What do you get when you blend rock, electronic and dance music? How about a little pop-ish magic called Future Relative?! This unsigned group has been described as having music that is “just too irresistibly catchy to not spread the word to others.” Future Relative started as the brainchild of Armand Aviram who soon realized his personal vision of creating a top notch live show required more hands on deck. Adding two members to the group – Lex Sadler and Nic Coolidge – has this Brooklyn-based trio ready to rock and grab your attention with their super hype live show.
The group’s eclectic sound comes from a variety of inspirations, largely based on other bands that similarly give performances full of high energy and visuals. Bands as diverse as Bjork to Dragonette to Deadmau5 and Seal are in the mix with Linkin Park and Jamiroquai as individual favorites for these three artists who all grew up listening to classical.
Future Relative has already released one EP called “Fantasies” and is hard at work on new material for another. We have two of their tracks in the jukebox ready for you to rate including the new single “X-Ray Vision” and “Monday Morning.” So keep reading all about this high energy group to learn more about their vision (and upcoming show Nov. 5 at Bowery Electric in NYC!) and then have a listen and let us know what you think of their sound. Do you think Future Relative deserves a record contract?
Future Relative Interview
How would you define your music?
In broad terms I would say it’s pop music, but within that genre it’s a blend of Rock with Electronica and Dance.
How did you come to form Future Relative?
I started the project on my own, maybe in the way Trent Reznor started Nine Inch Nails on his own, but when it came to start playing shows I soon realized I wanted to create a more collaborative effort with other musicians. Lex Sadler plays Bass/Synth and Nic Coolidge is Future Relative’s glue – a DJ, guitar player, and whatever the music needs him to be in a live setting.
Where is home base for Future Relative? Are you originally from the area? What’s the music scene like there – supportive of your type of music, or do you travel a lot to play shows?
We’re based in Brooklyn. We’re still trying to find other artists or bands that are similar to us. When you’re first starting out you get booked on shows that don’t necessarily make sense for what you’re doing. Ideally we’d love to perform in more dance-oriented clubs, rather than your standard rock venue. We’re really trying to emphasize the visual aspect of our show and we want to fill our stage with lights and stimulate the audience with ear and eye candy simultaneously. It’s difficult at the moment because we haven’t played enough shows to headline our own shows, but when we get there the crowd will know it’s going to be a spectacle.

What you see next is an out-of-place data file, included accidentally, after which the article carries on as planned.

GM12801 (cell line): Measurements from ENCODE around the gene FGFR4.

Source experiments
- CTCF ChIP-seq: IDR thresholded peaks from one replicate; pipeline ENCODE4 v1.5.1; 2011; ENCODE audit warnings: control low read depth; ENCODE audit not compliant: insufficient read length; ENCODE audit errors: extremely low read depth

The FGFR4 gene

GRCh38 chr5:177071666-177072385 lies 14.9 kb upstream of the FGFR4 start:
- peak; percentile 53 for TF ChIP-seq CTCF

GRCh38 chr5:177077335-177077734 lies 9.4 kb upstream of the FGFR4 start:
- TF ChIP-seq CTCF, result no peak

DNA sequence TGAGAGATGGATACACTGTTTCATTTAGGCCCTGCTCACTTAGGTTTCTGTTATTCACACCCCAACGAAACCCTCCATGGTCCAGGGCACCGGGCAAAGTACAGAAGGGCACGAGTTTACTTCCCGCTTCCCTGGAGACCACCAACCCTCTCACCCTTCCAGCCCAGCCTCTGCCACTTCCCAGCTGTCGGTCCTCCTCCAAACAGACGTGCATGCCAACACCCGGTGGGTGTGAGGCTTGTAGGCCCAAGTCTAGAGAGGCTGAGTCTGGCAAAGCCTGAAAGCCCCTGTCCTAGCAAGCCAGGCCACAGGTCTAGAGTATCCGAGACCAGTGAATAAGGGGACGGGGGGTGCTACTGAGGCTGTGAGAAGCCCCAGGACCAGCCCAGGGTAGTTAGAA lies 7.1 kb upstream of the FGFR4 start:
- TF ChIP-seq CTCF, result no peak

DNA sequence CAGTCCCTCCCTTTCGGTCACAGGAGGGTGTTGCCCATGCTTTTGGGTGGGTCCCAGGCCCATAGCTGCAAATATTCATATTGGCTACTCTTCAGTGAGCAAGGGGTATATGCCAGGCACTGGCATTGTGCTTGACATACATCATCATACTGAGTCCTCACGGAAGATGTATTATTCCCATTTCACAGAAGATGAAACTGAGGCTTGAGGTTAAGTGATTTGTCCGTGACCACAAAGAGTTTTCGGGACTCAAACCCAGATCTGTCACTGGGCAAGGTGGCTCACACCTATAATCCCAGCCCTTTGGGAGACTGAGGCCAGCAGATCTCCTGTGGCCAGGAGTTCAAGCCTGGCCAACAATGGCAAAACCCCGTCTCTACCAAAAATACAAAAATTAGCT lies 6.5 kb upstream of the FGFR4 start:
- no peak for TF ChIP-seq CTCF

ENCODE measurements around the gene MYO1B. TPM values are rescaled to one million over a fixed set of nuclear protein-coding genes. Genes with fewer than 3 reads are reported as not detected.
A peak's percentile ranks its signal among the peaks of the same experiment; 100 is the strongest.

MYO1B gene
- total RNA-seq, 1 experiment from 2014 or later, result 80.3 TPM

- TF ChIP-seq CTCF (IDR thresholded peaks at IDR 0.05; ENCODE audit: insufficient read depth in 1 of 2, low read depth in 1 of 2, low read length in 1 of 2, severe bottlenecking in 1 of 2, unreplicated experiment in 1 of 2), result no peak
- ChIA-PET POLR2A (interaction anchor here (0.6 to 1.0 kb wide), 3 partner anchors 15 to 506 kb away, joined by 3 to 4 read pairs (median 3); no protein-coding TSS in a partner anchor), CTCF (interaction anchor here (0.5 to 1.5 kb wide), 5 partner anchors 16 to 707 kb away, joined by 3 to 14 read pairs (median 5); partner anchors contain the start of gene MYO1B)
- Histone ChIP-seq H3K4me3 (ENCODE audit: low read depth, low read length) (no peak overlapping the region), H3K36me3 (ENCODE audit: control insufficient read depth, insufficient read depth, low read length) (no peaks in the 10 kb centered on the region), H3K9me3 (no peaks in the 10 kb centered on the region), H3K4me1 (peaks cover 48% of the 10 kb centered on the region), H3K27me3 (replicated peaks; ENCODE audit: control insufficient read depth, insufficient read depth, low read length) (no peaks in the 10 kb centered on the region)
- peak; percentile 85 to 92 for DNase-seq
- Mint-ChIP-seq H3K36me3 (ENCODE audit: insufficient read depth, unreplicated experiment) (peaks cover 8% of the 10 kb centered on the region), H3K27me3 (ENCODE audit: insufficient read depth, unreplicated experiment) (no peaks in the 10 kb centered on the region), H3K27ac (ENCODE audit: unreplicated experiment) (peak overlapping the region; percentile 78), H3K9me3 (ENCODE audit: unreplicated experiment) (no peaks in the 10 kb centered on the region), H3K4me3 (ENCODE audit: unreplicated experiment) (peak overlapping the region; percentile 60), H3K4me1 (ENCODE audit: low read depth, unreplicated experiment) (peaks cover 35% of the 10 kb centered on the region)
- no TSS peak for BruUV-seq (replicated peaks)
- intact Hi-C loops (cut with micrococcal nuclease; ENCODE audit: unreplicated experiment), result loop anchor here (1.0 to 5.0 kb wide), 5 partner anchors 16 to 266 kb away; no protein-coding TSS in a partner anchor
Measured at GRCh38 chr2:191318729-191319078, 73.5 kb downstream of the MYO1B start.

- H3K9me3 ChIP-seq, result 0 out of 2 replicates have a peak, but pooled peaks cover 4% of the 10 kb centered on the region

Who or what would you say your artistic influences and/or inspirations are as a band?
It’s pretty diverse, we all have backgrounds in different styles and we’re very open-minded. Right now I’m inspired by bands that really know how to put on a show and entertain the crowd with great songs, great energy, and great visuals. There’s some incredible electronic artists like Deadmau5, bands like Dragonette and Chromeo that are just killin’ it out there. Watching them inspires us to continue stepping up our game on a smaller scale. My taste is across the board, I’ve been listening to the new Linkin Park album non-stop and I think it’s the record of the year. In the studio we listen to everything from Bjork, to Jamiroquai. I think the 3 of us grew up on all the classic stuff, but there is just so much incredible music out there that I can find inspiration in any genre.
Do you write your own lyrics and music? If so, what influences you in the writing process?
For the EP “Fantasies” I wrote all the lyrics and music, but we’re currently working on new material together as a trio. It’s hard to pinpoint what exactly the process is like, and I’ve actually been feeling like maybe I need to switch it up a bit. I usually wait until some kind of spark hits me, either a lyric, song title, musical phrase, or it might be something that I’m going through and I just need to let it out. I’ll try to flesh out a demo, show it to the guys, show it to a friend, figure out if it’s any good and go from there. But it’s an interesting question to answer at the moment because I’ve been feeling like I need to experiment, get out of my comfort zone and try writing in different ways.
Tell us about your new single “X-Ray Vision” – what was the inspiration?
X-Ray Vision was really the first song I’ve written that was a sign to me that I was capable of creating poppier, more mainstream music. I just wanted a song that was going to make people dance, jump, and rock all at the same time. Lyrically the song is about seeing someone naked for the first time, physically and spiritually. Simple, right? When we do the song live it’s a bit of an explosion and it’s always fun.
Do you have any other projects in the works?
Right now the main focus is our live show. We really want to build a strong following in New York so we can grab some attention. There’s a huge sea of bands and artists, but I think our live show is what’s going to help set us apart. There are only 5 songs on the EP, so we’ve been trying out new material at all our new shows, gauging the crowd’s reaction so when it’s time to record again we’ll know which songs are best. But our No. 1 priority is to create a buzz with our live presence.
Where can people catch a live performance?
The next show is Friday, November 5th at Bowery Electric in NYC, 8:30PM. More shows in the winter, people can join the mailing list on our MySpace page (http://www.myspace.com/futurerelative), follow on Twitter (http://twitter.com/#!/futurerelative) or become a fan on Facebook (http://www.facebook.com/futurerelative)